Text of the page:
Monday, April 4, 2016

How to Avoid Null Checks in Java

I suppose every Java developer wrote checks similar to the following many times:
if (obj != null) {
    // ...
    obj.doSomething();
    // ...
}
Sometimes such code seems reasonable and its usage can be justified. However more often than not there are better ways to code which allow for avoiding null checks altogether. In this article I want to present several helpful approaches which can make life of a Java developer easier in this regard. All of them use core Java only. Let's get started.

Using Assertions

Assertions were introduced in Java starting from version 1.4. However it looks like they are still underused. Here is an example which checks via assertions whether an argument belongs into required numerical range:
package net.softwaregeek;

public class Main {
    public static void main(final String[] args) {
        doSomething(-300);
        // ...
    }

    private static void doSomething(final int arg) {
        assert (arg > -100) && (arg < 100);
        // ...
    }
}
In the above example arg is out of range hence AssertionError will be thrown:
Exception in thread "main" java.lang.AssertionError
 at net.softwaregeek.Main.doSomething(Main.java:9)
 at net.softwaregeek.Main.main(Main.java:5)
 at sun.reflect.NativeMethodAccessorImpl.invoke0(Native Method)
 at sun.reflect.NativeMethodAccessorImpl.invoke(NativeMethodAccessorImpl.java:57)
 at sun.reflect.DelegatingMethodAccessorImpl.invoke(DelegatingMethodAccessorImpl.java:43)
 at java.lang.reflect.Method.invoke(Method.java:606)
 at com.intellij.rt.execution.application.AppMain.main(AppMain.java:144)
In order to add some details to the AssertionError a message can be attached to the assertion. It should be separated by colon from the assertion condition:
package net.softwaregeek;

public class Main {
    public static void main(final String[] args) {
        doSomething(-300);
        // ...
    }

    private static void doSomething(final int arg) {
        assert (arg > -100) && (arg < 100) : "arg is out of range";
        // ...
    }
}
This time stack trace contains descriptive error message:
Exception in thread "main" java.lang.AssertionError: arg is out of range
 at net.softwaregeek.Main.doSomething(Main.java:10)
 at net.softwaregeek.Main.main(Main.java:5)
 at sun.reflect.NativeMethodAccessorImpl.invoke0(Native Method)
 at sun.reflect.NativeMethodAccessorImpl.invoke(NativeMethodAccessorImpl.java:57)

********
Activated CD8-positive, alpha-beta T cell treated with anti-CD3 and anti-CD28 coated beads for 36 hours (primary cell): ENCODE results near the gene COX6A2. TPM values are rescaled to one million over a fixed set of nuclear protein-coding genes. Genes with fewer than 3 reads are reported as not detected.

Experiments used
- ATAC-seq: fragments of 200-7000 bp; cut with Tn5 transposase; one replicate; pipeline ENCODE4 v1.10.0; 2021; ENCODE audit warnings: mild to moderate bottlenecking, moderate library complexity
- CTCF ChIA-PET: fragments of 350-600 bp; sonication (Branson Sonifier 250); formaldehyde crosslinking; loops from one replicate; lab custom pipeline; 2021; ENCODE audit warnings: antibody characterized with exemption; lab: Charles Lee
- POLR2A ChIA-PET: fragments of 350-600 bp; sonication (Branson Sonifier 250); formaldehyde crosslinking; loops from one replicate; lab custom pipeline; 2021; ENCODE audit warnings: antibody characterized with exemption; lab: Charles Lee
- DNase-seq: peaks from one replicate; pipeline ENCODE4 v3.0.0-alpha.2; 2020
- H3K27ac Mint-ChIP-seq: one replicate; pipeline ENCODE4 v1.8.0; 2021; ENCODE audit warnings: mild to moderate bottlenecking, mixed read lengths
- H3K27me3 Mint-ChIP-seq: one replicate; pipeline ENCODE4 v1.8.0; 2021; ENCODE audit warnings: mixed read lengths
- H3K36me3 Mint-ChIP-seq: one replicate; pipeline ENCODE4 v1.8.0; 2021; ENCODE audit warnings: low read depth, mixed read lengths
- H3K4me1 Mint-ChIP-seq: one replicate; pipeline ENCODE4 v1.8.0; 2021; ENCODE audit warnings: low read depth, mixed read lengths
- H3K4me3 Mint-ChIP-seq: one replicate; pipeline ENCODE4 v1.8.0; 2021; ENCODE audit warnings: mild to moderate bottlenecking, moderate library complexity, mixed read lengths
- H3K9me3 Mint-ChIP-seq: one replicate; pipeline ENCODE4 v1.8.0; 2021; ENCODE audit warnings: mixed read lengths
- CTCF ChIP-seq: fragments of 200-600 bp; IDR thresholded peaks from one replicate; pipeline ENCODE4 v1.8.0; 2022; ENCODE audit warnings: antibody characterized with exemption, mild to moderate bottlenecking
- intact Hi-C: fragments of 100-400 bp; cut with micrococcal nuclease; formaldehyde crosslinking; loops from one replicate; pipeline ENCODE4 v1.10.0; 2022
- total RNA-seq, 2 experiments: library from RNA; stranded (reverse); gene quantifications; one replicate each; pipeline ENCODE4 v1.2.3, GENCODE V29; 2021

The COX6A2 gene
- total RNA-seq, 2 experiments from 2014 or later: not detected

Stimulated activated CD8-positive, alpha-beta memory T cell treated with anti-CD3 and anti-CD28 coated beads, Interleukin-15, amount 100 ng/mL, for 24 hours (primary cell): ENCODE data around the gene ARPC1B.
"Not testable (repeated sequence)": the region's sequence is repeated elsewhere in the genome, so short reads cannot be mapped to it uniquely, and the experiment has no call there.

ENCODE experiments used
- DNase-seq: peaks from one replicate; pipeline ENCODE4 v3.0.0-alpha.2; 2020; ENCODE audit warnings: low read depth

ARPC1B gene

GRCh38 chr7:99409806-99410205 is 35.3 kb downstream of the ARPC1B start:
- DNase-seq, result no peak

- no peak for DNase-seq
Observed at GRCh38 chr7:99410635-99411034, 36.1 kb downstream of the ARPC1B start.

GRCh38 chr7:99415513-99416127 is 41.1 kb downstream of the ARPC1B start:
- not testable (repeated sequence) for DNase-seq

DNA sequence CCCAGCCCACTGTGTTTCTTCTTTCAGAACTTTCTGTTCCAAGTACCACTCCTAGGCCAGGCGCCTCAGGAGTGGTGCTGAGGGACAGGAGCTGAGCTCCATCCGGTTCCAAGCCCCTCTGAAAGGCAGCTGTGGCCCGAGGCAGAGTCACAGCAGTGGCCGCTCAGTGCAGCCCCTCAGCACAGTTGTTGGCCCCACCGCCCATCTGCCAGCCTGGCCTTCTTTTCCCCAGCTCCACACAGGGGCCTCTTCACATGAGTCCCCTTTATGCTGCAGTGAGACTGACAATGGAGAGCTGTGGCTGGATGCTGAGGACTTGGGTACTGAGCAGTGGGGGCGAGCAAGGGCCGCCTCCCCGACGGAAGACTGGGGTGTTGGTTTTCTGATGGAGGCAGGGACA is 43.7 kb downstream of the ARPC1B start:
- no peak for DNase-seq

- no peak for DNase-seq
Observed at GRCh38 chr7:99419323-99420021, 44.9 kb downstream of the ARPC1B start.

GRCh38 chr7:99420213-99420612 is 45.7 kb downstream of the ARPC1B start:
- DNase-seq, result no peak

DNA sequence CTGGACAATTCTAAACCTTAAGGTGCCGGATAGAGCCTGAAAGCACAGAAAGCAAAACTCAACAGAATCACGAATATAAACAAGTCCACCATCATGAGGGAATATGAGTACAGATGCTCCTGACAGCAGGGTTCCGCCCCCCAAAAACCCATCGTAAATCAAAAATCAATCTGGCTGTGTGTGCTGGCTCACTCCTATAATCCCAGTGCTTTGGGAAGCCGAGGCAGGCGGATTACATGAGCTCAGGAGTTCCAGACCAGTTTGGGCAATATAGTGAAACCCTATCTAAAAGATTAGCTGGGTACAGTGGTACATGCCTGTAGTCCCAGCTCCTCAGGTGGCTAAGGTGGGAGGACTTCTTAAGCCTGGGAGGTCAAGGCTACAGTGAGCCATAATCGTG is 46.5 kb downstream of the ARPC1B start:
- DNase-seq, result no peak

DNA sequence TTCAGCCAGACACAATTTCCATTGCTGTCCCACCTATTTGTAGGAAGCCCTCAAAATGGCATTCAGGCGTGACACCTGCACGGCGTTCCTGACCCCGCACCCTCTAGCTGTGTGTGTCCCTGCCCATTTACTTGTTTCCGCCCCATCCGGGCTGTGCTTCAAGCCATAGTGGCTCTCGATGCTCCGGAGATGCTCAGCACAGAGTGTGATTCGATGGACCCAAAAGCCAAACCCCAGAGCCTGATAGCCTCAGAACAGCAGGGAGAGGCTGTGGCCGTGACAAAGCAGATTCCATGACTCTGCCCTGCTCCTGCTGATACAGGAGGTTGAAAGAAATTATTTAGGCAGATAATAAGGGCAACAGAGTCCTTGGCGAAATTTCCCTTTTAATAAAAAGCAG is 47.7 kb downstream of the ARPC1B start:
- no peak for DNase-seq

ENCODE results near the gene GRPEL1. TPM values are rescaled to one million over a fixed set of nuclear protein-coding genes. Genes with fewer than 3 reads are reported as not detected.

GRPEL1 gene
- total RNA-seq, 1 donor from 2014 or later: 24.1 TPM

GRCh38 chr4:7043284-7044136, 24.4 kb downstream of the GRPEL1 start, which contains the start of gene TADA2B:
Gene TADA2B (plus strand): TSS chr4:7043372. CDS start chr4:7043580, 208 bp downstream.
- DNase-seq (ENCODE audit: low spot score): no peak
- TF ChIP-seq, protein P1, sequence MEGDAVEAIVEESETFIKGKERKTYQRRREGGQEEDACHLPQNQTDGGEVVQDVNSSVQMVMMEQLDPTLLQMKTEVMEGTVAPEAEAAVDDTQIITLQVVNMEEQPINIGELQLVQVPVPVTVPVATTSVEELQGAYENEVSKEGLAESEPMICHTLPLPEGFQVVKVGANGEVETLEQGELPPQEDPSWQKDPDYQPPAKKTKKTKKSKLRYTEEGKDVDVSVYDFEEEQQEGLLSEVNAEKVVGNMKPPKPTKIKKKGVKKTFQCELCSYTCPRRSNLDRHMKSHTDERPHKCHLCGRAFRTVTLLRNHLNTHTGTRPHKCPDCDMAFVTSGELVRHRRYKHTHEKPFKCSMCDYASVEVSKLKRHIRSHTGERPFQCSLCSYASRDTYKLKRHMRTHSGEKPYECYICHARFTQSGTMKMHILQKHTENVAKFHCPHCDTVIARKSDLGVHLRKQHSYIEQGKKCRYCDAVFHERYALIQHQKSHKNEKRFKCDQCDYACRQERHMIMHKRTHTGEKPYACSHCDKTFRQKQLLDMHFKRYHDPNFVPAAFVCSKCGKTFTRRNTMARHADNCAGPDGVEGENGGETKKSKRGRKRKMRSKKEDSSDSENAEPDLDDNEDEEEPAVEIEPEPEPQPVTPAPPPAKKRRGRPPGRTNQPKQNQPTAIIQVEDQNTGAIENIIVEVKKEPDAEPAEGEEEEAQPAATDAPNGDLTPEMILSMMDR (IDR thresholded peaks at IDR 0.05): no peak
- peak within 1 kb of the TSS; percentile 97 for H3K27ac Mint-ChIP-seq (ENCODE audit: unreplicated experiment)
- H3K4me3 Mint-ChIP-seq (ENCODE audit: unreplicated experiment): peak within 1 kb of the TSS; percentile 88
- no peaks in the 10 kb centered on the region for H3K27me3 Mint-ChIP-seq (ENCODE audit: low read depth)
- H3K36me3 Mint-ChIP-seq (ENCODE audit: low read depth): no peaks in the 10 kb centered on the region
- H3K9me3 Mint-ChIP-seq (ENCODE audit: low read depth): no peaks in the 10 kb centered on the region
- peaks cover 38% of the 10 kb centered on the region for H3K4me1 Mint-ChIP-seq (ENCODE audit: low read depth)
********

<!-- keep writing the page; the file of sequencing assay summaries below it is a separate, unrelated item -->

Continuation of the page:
at sun.reflect.DelegatingMethodAccessorImpl.invoke(DelegatingMethodAccessorImpl.java:43)
 at java.lang.reflect.Method.invoke(Method.java:606)
 at com.intellij.rt.execution.application.AppMain.main(AppMain.java:144)
Going back to null checks, the code similar to the following can be used to avoid them:
private void doSomething(final Date date) {
    assert (date != null) : "date cannot be null";
    // ...
}
Parentheses are optional, but in my opinion they improve readability by emphasizing the assertion condition, so I'll keep them.

The last but not the least: assertions are disabled by default. In order to enable them -ea option should be given to the JVM. Assertions can be enabled/disabled globally or per class/package. Take a look here for more information.

I intentionally used private methods in the above examples to emphasize an important point. Since assertions are disabled by default and can be selectively turned on/off it makes sense to use them for testing purposes or in private methods in the environments which you can control. In a production environment assertions can be disabled and they will be ignored by JVM. Hence they don't work well for checking invariants of public methods. More details on this can be found in Item 38 of Joshua Bloch's Effective Java book. Let's take a look at the next option.

Using Objects.requireNonNull()

A lot of improvements and enhancements were introduced in Java 7. One of them is Objects utility class. Among other goodies it contains methods that streamline null checks. Here they are:
public static <T> T requireNonNull(T obj) {
    if (obj == null)
        throw new NullPointerException();
    return obj;
}

public static <T> T requireNonNull(T obj, String message) {
    if (obj == null)
        throw new NullPointerException(message);
    return obj;
}
As you can see the difference between the latter and the former is an error message which is passed to the exception constructor. So the code similar to the following can be used to make sure the object in question is not null:
public void doSomething(final Date date) {
    Objects.requireNonNull(date, "date cannot be null");
    // ...
}
Looks good, but we can do even better...

Using Optional Type

In Java 8 class Optional was introduced. The idea behind it is known for a long time in the functional programming world. An instance of Optional<T> is either a wrapper for an object of type T or for no object at all. Let's take a look at several usage examples: